Monday, November 12, 2012


Currado Malaspina"s work table, Rue Bernoulli studio, 2012

My aging friend Currado Malaspina is the perpetual student. Works left derelict for years are constantly being retrieved from moldy flat files and subjected to relentless reworkings, innovative re-imaginings and contemporary re-contextualization.

Revisiting the prior ports of personal embarkation is a dangerous game rife with regret, recrimination and cruel self-mocking melancholy. Currado, working within the silent womb of his Rue Bernoulli studio suffers none of these afflictions. To his great credit Malaspina sees the atelier as nothing but a provincial parish, a forgotten artery of urban artistic intercourse. In this way he can indulge in his work without the classic fatigue that his younger contemporaries suffer from with their self-imposed pressure to constantly provoke the "shock of the new." Currado has already picked the public's pocket and he did so without the neurotic dread that hampers so many emerging artists today.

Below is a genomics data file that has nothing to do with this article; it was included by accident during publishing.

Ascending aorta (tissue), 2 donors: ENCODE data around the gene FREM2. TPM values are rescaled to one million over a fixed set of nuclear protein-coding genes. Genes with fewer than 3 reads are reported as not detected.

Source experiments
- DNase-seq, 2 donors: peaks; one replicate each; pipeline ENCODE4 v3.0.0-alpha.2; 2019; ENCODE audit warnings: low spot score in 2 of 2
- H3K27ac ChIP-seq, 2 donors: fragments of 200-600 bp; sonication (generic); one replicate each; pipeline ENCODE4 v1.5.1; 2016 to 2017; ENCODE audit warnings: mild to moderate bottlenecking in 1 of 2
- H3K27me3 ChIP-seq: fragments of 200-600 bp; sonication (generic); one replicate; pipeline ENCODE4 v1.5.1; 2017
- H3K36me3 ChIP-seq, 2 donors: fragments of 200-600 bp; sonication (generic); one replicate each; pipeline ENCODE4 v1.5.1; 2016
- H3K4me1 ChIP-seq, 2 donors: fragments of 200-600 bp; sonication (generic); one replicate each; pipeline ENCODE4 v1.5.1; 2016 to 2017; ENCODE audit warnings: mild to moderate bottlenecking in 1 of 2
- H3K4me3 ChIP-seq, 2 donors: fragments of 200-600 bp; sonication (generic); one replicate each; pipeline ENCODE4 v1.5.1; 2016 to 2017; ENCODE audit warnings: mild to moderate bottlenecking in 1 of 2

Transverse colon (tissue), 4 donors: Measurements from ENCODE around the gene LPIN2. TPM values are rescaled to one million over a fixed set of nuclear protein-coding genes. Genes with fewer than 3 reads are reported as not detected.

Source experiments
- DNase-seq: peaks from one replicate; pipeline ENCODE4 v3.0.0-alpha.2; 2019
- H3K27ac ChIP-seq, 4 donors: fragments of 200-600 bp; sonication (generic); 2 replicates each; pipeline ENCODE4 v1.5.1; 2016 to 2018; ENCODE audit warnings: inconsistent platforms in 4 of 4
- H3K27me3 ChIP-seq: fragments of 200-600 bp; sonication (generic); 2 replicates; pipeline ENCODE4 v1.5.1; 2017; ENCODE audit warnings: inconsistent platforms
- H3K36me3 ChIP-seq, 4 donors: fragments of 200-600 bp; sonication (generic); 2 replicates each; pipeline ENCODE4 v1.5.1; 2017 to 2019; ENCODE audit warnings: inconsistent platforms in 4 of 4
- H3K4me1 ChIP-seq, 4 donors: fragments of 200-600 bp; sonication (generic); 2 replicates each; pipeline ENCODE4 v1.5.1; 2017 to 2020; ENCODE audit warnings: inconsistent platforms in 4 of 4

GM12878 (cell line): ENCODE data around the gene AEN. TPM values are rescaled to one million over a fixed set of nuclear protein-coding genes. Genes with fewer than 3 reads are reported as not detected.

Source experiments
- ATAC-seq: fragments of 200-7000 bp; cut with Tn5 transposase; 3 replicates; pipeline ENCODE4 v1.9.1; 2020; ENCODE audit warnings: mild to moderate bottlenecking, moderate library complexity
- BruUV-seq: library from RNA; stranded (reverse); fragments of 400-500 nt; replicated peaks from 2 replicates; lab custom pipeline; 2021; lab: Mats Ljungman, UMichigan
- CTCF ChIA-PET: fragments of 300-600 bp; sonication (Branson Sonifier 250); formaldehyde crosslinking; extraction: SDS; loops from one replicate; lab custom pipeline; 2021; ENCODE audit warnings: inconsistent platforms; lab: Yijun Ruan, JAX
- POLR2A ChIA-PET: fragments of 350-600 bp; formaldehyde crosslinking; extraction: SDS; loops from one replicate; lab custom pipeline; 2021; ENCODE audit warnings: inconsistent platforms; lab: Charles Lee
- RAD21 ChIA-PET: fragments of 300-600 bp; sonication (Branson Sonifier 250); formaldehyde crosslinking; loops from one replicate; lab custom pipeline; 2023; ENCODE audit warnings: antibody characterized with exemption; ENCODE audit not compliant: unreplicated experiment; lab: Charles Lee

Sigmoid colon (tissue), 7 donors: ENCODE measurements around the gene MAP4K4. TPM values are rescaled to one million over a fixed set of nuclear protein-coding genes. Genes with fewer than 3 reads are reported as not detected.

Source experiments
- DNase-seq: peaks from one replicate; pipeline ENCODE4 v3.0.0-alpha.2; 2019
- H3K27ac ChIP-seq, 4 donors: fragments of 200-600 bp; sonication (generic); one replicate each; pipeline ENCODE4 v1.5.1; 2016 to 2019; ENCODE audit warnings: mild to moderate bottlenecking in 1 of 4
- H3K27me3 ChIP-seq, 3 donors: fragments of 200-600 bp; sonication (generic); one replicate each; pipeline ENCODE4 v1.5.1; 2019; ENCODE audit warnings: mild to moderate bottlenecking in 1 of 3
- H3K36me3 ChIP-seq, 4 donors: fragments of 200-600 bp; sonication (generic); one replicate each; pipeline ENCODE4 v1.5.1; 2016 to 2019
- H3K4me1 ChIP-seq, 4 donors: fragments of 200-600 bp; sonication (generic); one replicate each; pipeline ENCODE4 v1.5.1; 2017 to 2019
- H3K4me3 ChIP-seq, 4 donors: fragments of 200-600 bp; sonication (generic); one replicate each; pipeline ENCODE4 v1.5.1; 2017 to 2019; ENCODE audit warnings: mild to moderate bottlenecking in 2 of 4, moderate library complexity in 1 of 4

He has recently discovered the work of American expatriate artist, Faun Roberts. In his words her volatile works from the 1920's and 30's are "a veritable dark Sabbath of frenzied, over-sexed witches (un sabbat noir, plein de sorcières frénétiques et lubriques), an absolute, untamed struggle with the angels and gargoyles of European history."

Appassionato, Oil on burlap, Faun Roberts, 1923
His encounter with Roberts has rubbed Currado's muzzle in ways I have never seen before. It's like he fell through a chimney and is now soiled with a new, uncomfortable disquiet. 

"Formerly I thought that my whole life was a swollen open sore of transgression and grievance," he told me over the phone not too long ago, "now I see that I was just another fondling of le père Sevin."*
And so my good friend Currado is once again turning inward. He is trying to perfect his knowledge of artistic anatomy and is studying sumi-e brush painting with the Korean master Kim Hong-do. Time will tell what his new passionate research will yield.
He is also struggling to translate Catullus' Clodia poems into contemporary French.
*Father Jacques Sevin is the founder of the French Scouting Association

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